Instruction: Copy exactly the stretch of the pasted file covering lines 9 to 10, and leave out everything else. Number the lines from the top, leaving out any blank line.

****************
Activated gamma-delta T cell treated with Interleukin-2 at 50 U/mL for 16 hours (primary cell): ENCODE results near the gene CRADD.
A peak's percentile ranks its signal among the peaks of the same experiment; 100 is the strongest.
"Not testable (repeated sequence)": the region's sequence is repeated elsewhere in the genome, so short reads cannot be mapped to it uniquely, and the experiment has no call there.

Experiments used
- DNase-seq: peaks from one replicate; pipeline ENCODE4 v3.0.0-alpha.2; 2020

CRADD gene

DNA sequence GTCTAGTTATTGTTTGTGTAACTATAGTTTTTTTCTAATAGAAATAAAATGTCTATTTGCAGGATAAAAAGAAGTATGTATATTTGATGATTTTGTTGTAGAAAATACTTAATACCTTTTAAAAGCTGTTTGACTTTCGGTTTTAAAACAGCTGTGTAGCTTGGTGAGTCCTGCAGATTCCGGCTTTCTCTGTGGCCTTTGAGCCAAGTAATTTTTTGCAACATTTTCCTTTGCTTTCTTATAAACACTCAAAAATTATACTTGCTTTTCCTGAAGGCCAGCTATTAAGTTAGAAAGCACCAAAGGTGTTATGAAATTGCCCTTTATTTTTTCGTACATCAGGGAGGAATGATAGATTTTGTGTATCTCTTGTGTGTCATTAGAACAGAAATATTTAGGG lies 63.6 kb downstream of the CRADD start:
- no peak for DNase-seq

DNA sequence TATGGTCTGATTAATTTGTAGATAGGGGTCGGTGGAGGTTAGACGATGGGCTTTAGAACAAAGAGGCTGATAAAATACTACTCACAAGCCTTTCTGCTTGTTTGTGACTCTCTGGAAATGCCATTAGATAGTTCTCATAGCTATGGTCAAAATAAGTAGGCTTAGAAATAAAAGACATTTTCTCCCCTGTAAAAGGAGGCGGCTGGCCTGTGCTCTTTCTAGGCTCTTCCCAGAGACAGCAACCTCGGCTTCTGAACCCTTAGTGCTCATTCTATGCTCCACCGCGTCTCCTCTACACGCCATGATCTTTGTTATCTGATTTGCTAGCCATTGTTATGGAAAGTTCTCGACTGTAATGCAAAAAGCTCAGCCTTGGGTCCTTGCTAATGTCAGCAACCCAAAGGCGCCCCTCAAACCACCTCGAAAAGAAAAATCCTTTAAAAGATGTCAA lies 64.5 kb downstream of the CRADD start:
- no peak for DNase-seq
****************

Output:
DNA sequence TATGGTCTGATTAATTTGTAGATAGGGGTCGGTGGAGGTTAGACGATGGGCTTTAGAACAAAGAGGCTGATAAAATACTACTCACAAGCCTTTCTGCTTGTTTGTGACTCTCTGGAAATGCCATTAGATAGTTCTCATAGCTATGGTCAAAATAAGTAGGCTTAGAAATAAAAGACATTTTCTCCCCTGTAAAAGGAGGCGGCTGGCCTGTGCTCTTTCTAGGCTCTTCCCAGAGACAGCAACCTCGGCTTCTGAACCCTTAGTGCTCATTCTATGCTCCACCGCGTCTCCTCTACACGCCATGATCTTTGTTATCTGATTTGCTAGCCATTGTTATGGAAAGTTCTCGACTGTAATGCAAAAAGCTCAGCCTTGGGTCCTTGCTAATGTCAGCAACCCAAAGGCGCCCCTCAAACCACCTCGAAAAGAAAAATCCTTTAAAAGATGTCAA lies 64.5 kb downstream of the CRADD start:
- no peak for DNase-seq